Governor Inslee Makes Outdoor Recreation a Priority
Governor Inslee speaking at the Big Tent Outdoor Coalition about the importance of the outdoor recreation in Washington. Photo by Andrea Imler.
As Washingtonians and hikers, we know firsthand the importance of the great outdoors and what it provides—an adventure, improved health, respite from our busy lives, a profound learning experience for our children—the list is endless.
Yet outdoor recreation continues to be undervalued when it comes to the investment put into it. Look at our increasingly budget-squeezed state parks and national forests, which have struggled to meet the rising demand in outdoor recreation like hiking, camping and bike riding.
Blue ribbon task force: support outdoor recreation in Washington
Yesterday Governor Inslee signed an executive order to create a blue ribbon task force that will look at ways to support the outdoor recreation industry and increase funding for recreation areas. A special focus will be placed on getting people, especially youth and families, engaged in outdoor activities.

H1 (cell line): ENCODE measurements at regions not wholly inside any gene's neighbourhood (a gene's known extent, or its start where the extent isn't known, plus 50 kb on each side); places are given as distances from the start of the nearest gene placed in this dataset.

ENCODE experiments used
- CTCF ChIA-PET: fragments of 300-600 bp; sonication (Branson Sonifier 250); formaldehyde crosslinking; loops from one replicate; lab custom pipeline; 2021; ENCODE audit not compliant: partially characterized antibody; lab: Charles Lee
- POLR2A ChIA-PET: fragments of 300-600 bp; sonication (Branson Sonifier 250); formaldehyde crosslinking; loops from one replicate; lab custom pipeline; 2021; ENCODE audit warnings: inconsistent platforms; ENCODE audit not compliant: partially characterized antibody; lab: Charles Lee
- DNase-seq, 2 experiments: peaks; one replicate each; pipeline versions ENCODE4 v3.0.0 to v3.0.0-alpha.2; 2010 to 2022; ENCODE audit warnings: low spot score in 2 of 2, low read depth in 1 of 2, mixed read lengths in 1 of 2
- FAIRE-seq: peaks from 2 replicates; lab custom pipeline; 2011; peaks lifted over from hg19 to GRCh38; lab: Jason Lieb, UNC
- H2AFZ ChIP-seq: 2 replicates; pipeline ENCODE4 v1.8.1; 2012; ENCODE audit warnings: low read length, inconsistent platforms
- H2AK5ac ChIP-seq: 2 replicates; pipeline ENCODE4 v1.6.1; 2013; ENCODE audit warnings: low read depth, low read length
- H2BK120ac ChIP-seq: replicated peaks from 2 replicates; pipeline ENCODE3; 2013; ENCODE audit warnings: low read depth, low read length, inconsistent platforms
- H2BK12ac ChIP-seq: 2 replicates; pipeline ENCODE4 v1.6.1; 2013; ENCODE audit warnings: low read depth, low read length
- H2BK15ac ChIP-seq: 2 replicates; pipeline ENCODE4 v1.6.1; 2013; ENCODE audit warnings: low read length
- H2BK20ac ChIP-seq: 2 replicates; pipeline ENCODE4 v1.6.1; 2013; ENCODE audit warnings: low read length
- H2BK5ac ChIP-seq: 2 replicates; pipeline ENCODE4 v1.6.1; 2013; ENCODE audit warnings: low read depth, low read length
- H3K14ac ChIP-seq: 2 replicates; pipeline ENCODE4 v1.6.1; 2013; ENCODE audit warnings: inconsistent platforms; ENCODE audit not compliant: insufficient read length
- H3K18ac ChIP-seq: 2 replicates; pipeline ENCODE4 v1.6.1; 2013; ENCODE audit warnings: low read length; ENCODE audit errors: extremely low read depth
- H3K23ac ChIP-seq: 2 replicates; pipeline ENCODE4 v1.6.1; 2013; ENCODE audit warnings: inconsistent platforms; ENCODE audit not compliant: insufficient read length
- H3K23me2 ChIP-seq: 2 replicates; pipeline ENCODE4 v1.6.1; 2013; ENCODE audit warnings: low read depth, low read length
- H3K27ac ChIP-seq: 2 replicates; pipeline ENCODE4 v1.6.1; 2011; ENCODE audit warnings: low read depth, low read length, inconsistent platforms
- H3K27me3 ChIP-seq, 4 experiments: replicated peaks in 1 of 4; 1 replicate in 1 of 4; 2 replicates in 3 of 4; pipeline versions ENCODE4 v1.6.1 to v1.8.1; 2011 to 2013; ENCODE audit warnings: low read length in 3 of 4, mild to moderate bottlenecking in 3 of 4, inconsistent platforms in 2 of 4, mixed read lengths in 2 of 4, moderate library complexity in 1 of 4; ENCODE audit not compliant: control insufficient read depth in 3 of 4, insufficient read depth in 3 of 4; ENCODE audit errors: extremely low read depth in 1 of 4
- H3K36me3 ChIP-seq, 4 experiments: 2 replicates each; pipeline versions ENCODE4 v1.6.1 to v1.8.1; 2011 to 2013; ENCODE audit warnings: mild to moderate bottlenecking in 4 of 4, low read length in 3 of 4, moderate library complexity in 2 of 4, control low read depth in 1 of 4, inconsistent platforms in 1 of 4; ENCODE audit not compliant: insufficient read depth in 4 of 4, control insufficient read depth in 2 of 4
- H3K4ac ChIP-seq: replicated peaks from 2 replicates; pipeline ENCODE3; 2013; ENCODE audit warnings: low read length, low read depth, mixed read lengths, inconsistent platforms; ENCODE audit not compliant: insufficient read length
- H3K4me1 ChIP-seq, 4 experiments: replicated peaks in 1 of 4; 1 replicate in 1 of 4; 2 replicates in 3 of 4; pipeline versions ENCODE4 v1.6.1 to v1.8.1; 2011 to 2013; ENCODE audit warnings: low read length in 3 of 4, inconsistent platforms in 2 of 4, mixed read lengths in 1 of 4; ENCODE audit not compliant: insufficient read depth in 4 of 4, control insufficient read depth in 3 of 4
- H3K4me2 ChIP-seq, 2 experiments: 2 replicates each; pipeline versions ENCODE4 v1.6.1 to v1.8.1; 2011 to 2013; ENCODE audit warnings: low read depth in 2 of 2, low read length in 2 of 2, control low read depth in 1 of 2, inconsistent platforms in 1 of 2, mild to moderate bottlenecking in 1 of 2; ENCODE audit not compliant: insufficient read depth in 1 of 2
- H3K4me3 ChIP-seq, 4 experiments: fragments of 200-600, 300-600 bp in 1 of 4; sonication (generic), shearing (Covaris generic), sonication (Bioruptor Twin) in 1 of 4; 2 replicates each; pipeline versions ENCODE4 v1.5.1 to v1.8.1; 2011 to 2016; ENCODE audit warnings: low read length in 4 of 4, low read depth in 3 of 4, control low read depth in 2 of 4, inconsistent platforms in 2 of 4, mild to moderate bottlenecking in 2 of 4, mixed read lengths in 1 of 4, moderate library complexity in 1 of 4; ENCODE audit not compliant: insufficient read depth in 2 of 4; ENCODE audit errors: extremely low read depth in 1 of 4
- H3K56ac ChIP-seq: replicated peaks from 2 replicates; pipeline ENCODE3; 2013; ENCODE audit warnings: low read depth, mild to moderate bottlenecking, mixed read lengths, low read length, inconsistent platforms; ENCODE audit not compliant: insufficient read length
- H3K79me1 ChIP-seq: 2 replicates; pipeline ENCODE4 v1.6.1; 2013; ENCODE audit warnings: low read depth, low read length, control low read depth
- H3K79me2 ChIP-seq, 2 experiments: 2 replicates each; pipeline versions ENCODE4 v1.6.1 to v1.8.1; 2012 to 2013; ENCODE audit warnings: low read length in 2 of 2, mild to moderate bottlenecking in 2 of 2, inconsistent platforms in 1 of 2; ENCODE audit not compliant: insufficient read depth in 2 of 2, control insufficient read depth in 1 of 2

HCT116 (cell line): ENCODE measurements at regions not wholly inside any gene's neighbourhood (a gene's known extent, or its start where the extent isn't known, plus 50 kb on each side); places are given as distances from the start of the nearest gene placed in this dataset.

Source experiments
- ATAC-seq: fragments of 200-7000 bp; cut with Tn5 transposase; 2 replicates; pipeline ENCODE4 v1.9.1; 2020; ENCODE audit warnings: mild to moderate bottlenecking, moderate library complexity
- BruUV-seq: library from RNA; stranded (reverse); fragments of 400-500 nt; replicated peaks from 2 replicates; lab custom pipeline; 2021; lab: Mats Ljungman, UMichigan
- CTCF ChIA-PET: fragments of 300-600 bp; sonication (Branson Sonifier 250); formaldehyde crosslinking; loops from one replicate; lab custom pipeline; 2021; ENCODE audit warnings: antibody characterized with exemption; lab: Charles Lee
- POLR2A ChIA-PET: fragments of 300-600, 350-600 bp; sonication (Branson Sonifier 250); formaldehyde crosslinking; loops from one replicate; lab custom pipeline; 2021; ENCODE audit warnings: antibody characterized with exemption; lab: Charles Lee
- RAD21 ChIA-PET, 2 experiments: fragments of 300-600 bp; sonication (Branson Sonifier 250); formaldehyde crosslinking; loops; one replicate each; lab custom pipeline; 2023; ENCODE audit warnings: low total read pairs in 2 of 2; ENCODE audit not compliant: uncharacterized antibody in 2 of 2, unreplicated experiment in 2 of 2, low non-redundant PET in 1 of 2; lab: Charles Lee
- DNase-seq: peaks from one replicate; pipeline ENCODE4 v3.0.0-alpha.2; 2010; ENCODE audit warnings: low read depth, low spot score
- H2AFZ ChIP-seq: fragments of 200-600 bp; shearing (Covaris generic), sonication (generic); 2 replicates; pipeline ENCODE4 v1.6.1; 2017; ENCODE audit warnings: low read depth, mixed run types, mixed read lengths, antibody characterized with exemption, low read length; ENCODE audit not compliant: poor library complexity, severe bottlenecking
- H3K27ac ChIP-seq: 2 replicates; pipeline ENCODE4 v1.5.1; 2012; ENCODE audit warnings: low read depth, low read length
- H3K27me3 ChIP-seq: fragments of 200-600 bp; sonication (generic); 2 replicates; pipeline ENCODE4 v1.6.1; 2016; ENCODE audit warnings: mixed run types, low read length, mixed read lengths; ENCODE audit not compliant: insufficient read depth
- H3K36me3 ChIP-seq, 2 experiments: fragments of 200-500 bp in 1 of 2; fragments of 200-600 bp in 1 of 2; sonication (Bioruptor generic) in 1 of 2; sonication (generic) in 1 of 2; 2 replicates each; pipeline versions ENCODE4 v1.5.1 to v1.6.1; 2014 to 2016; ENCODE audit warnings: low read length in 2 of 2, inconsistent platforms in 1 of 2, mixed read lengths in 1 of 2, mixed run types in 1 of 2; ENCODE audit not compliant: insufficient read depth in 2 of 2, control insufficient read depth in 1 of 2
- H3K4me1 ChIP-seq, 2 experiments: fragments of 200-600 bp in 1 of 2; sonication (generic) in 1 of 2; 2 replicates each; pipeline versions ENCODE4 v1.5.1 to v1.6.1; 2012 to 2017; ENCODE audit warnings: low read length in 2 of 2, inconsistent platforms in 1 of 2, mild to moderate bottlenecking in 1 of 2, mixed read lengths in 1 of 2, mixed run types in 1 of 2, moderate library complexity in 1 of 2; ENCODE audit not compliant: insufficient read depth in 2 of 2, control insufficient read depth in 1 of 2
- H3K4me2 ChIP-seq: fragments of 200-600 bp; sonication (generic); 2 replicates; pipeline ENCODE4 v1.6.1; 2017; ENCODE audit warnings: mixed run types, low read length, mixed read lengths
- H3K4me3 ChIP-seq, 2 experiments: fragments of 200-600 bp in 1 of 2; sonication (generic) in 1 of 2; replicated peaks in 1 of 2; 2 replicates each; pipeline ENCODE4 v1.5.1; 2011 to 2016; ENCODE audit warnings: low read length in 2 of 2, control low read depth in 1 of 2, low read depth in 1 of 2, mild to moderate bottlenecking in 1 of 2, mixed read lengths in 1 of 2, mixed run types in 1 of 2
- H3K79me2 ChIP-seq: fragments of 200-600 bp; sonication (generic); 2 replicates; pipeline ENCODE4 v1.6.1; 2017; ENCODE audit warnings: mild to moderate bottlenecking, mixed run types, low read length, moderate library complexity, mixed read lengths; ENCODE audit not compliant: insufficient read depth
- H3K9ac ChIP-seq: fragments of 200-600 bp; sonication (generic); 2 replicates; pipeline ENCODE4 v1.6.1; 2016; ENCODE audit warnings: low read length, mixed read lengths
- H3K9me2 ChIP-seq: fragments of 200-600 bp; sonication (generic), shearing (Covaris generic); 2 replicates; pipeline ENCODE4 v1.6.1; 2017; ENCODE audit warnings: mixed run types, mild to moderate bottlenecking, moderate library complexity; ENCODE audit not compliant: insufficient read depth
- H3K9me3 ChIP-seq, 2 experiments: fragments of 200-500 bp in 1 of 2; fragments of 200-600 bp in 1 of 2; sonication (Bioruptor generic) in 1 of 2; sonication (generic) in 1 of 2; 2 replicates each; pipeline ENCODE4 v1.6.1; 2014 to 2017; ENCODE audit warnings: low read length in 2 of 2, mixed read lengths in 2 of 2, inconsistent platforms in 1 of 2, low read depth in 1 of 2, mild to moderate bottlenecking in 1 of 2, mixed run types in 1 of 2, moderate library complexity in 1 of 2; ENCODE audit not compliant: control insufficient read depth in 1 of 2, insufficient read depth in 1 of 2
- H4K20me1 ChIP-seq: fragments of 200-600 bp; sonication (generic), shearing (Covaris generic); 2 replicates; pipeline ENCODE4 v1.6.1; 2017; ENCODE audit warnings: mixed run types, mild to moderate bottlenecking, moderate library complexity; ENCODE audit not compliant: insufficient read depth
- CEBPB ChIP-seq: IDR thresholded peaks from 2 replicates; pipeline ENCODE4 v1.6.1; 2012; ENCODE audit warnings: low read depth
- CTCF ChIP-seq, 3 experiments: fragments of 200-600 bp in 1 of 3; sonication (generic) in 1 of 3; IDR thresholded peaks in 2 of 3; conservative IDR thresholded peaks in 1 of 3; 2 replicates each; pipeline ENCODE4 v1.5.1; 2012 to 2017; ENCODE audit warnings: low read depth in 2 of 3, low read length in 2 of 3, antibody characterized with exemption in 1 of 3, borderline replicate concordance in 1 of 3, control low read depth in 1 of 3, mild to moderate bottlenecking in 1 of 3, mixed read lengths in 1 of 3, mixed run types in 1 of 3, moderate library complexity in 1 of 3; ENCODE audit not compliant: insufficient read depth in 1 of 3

“Outdoor recreation is an underappreciated part of our economy,” said Inslee in a release yesterday. “We need to look at ways that we can support and expand this industry to create jobs, increase economic opportunity and support our rural communities.”
Outdoor recreation in Washington directly supports 227,000 jobs and generates $22.5 billion in annual spending on things like equipment, lodging and apparel. Each year, more than two-thirds of Washingtonians recreate outdoors.
"Promoting and preserving" Washington's outdoor spaces
Last week Governor Inslee was joined by more than thirty groups participating in the Big Tent Outdoor Coalition, to announce his new outdoor recreation initiative. The Big Tent Outdoor Coalition is an informal group of businesses, non-profit organizations (including Washington Trails Association) and government agencies committed to promoting the incredible benefits outdoor recreation brings to our state from encouraging personal health to building community.
“This isn’t just about Washington’s economy," said Inslee. "This is also about a generational legacy in our state. We need to leave a Washington that allows every single one of us—young or old—to experience, play and relax in some of the most beautiful trails, parks and lakes in the world. I know we can find a way forward to making sure Washington’s beautiful outdoor spaces are promoted and preserved for generations to come.”